The Canvas – July 2015
by Jamie Thompson
Mary Brooking, William Hallett, and Phoebe Porteous bring natural landscapes to life with bold, vivid color. Favoring hues that provoke an emotional response, these artists make paintings that celebrate color in all its combinations, especially the unexpected ones.
A self-described “expressionist landscape” painter, Brooking builds “compositions based on the colors I see in nature, and also those I sense working beneath the surface.” Her landscapes, inspired by Maine’s natural beauty, pulsate with vivid hues and vigorous brushstrokes. Brooking mixes her colors “from a bare minimum of commercially mixed primaries with black and white. I find hand-mixed colors to be far richer and deeper than factory-made ones.” Brooking occasionally experiments with different media, but her primary medium is acrylic. In her painting classes, Brooking shares techniques with her students, encouraging them to freely explore art, and to trust their instincts. “My formal education taught me to see objectively and to question intelligently, as well as how to handle a brush, but I feel that all artists are fundamentally self-taught based on chosen influences and the evolution of their personal style,” she explains.
Awash in shades of pink, red, and orange, Every Morning a Revolution’s otherworldly color scheme lends intensity to the sunrise scene. But Brooking’s soft brushstrokes balance the striking colors with rawness, and a sense of naturalism. She describes the process of painting Every Morning a Revolution as “nearly completely subconscious.” She usually gets ideas for subjects “on the fly,” noting that “inspiration might last only a split second. Mentally, I start mixing paint and forming compositions and borders. The actual painting emerges later.” Sometimes she will rethink elements of a piece, but says that Every Morning a Revolution burst forth without much ceremony. The spontaneous process of creation mirrored the inspiration behind the piece: “not a gentle turning toward a new day, but quite a revolutionary act,” says Brooking.
Having spent his childhood in Mexico City, Hallett became “drawn to saturated color and its uninhibited use.” “Later I was drawn to a different kind of beauty, that of coastal Maine, and so my painting reflects a coming together of Latin culture and the natural beauty of coastal Maine.” The common denominator is color. “The infinite varieties of possible color combinations are what stimulates me the most, certainly more than graphic design,” Hallett explains. “In short, color is pleasure.” He displays ingenuity and gusto in eschewing conventional use of color. Unexpected hues are placed together on the canvas, but the effect is not jarring; rather it is a pleasant surprise, a jolt of energy. “I go in the direction that my eyes indicate, trusting my eyes, without premeditation,” says Hallett. “I find that my reaction to color is essentially visceral.” His emotional, reflexive process encourages the viewer to experience his work in the same way.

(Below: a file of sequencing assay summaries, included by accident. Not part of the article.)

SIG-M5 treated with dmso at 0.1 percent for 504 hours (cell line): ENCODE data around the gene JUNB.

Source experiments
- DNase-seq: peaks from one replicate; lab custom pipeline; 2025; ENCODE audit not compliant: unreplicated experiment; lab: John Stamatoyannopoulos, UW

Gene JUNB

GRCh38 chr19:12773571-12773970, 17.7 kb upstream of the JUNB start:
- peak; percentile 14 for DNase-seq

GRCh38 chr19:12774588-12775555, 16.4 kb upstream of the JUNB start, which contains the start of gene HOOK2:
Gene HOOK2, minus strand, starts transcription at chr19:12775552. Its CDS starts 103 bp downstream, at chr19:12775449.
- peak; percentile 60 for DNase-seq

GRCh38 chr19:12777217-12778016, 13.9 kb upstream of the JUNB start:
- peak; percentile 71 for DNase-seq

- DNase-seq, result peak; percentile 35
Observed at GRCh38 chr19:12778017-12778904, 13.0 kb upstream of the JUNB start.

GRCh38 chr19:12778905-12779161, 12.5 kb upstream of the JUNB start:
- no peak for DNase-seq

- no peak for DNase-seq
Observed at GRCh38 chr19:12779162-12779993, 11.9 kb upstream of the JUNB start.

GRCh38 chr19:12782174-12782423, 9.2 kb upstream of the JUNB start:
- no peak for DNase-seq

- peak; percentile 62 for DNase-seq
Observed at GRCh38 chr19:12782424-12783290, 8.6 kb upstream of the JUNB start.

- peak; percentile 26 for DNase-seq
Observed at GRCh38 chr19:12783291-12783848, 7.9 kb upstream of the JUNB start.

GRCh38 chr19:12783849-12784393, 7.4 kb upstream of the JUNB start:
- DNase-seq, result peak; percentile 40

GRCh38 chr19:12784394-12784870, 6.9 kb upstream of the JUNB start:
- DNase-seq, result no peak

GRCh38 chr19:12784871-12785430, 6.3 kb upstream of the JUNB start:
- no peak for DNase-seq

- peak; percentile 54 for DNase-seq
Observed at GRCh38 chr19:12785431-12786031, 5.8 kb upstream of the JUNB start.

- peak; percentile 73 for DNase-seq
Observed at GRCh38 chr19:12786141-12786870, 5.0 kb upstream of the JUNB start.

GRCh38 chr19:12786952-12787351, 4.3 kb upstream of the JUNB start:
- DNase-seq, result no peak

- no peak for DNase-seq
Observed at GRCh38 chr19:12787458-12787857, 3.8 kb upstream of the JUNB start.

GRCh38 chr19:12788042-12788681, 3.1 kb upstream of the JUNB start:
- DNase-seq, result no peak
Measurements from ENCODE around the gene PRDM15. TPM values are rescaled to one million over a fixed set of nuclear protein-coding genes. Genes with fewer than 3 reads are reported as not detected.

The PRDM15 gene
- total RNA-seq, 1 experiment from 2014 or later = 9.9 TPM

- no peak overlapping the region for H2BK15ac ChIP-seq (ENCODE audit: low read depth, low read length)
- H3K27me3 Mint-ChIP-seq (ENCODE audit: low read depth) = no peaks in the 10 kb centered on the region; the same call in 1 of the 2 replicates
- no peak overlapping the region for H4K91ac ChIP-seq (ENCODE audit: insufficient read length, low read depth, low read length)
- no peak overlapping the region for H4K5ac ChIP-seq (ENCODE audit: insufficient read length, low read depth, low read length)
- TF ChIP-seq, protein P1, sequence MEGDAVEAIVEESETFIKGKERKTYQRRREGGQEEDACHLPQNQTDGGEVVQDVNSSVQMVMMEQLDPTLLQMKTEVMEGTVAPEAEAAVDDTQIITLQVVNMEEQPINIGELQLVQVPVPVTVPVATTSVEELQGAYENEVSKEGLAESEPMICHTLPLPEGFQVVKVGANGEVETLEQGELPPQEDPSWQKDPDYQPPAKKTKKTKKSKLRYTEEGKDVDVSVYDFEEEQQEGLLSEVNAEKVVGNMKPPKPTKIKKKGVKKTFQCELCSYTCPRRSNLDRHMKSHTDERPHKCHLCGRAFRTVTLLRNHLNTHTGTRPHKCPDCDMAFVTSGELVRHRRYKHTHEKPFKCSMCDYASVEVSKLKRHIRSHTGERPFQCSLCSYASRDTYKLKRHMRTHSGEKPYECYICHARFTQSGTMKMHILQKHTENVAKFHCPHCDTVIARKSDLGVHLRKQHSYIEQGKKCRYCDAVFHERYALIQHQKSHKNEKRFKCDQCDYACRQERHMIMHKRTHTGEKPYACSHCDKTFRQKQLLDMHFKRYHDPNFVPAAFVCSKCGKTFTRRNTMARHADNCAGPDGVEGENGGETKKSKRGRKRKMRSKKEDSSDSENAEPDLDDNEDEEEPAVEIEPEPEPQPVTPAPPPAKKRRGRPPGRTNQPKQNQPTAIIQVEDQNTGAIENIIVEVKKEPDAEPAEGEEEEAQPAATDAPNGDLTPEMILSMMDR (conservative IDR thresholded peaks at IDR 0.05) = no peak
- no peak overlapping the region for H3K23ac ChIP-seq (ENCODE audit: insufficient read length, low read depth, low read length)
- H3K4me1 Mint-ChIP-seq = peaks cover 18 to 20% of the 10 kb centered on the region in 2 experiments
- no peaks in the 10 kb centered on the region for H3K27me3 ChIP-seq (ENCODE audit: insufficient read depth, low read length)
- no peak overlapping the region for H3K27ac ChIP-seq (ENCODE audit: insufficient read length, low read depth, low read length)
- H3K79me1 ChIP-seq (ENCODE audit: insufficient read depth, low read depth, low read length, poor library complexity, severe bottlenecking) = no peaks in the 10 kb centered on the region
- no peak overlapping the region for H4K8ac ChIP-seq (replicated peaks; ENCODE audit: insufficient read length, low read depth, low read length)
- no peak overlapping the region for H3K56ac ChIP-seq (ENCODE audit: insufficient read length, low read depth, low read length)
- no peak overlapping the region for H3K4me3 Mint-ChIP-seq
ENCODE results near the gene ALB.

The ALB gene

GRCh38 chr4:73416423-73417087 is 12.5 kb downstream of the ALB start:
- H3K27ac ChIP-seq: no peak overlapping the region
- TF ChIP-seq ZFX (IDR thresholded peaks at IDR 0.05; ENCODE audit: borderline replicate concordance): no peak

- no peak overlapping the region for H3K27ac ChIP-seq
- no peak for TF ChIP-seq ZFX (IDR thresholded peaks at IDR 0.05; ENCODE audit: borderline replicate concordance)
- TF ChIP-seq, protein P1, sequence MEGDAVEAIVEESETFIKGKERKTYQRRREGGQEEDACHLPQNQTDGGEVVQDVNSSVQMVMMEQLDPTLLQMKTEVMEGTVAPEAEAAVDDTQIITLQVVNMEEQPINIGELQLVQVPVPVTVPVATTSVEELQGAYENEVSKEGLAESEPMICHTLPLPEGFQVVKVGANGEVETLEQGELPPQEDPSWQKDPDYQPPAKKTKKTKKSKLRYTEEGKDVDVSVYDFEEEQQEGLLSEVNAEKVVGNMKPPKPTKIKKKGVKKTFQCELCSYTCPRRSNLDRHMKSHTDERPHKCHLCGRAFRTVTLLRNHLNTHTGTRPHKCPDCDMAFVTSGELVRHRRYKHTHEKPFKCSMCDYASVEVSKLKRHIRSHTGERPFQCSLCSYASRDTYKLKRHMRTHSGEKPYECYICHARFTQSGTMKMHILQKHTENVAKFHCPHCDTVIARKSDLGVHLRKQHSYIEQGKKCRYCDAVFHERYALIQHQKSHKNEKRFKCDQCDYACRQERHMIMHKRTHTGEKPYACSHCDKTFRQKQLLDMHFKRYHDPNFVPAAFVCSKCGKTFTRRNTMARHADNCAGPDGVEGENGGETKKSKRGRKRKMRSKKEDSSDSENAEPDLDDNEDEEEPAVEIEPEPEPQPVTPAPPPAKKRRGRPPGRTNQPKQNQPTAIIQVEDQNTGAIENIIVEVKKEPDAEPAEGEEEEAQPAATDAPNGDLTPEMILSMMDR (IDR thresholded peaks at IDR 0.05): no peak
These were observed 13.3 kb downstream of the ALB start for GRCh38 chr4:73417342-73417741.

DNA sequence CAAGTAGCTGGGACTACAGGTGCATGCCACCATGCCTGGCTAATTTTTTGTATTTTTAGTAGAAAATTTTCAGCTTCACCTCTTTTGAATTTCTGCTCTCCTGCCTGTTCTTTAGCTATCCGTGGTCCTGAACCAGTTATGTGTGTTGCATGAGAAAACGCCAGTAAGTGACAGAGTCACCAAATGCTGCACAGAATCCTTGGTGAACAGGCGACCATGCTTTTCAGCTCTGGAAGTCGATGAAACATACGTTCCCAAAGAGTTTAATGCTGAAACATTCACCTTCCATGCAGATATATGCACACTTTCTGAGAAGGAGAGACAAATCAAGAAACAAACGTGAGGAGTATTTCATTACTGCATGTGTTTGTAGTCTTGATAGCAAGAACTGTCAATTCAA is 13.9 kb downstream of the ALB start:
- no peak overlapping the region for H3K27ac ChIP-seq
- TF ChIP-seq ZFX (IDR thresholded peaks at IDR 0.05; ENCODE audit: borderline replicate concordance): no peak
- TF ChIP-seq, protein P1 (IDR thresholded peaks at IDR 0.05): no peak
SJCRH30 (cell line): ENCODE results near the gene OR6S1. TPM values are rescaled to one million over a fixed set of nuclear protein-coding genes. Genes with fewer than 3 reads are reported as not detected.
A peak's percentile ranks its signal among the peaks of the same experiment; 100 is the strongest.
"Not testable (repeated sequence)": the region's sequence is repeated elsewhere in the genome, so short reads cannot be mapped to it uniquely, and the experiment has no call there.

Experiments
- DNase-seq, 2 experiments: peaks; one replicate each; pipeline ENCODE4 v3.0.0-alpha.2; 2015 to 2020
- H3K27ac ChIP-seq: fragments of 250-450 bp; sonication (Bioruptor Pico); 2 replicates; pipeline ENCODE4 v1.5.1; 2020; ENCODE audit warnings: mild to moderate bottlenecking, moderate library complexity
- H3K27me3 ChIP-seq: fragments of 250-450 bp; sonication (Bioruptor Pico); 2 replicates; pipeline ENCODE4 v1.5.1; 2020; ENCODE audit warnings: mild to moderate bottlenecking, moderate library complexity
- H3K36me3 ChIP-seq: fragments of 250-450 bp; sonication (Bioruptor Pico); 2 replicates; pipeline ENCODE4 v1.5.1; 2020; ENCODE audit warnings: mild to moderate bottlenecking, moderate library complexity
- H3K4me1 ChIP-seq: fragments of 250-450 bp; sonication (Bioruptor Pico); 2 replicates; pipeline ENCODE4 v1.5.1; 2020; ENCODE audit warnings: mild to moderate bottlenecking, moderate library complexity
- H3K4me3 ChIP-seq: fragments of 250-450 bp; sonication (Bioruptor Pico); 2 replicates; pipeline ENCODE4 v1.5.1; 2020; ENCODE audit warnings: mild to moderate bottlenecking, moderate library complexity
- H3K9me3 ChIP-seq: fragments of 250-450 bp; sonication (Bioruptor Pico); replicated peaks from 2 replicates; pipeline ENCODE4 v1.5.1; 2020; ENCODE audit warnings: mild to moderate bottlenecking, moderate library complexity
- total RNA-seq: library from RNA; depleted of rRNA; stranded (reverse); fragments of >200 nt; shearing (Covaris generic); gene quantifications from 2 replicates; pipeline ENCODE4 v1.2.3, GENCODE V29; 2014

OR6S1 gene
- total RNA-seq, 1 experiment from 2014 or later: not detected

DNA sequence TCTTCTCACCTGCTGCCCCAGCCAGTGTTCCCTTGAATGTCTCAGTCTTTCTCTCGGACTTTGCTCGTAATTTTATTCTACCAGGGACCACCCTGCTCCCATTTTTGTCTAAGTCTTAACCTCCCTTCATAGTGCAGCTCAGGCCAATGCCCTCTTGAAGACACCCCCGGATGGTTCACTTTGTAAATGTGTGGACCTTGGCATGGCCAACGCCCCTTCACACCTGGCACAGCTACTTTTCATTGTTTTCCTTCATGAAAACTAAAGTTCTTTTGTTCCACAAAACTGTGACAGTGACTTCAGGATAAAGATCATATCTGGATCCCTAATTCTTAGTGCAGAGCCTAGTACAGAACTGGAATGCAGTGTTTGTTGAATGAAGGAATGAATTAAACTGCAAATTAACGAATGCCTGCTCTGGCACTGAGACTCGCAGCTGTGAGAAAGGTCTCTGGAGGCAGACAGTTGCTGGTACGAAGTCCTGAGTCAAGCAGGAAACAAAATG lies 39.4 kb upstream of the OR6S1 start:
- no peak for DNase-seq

Stonington from Road exemplifies Hallett’s flair for the unexpected. Its acid yellows and lime greens may at first glance denote a blindingly sunny day, when in fact, the scene depicts a cloudy day. Using these colors in tandem, Hallett has created a sense of atmosphere to convey an “unstable and moody light” that mimics the claustrophobic feeling of an overcast sky. The top third of the piece is devoted to the sky, rendered in soft, expressive strokes, while a little more definition is introduced in the water, dotted by small islands. Finally, angular houses form the foundation of the composition, bringing in a geometric note. But the angles are softened and slightly off-kilter, in keeping with Hallett’s relaxed style.
The landscapes of coastal Maine, from rugged to serene, are of paramount importance to Porteous’s work. The inspiration she derives from the coast compels her “to take a risk in my work.” To gather subjects for her paintings, Porteous wanders along the coast, making sketches and taking photographs for reference. “When I’m in the studio, I spend a lot of time fiddling around,” she says. “I take out the sketches, sort through the pictures, convinced I’ll find something I’ve missed, sketch again, and finally mix some paint.” Porteous’s palette “goes back to taking a risk.” “On a good day, I can push the colors into a direct and believable painting.” Her bold color choices lend her art depth and reality, balancing representation with imagination.
View from the Castle offers a bird’s-eye view of the harbor in South Freeport from a stone tower that is the sole remainder of Casco Castle, a resort that burned down in 1914. The aerial perspective is one that Porteous relishes. She recalls taking flight with her father in the seaplane they used to have when she was growing up: “There was so much noise and jostling before actually lifting off that I was always amazed at how things settled into place once airborne.” Porteous evokes that same feeling of tranquility in View from the Castle. Deep sapphire blue water dominates the piece. The cool hue is punctuated by reds and greens, which add warmth and dimension. A strip of sky at the top of the painting corresponds to a strip of foliage at the bottom, framing the composition. Two trees in the foreground lend balance and a note of symmetry, their tops pointing toward an island in the middle of the harbor. The result is a painting executed with great technical skill, but that also resonates on an emotional level.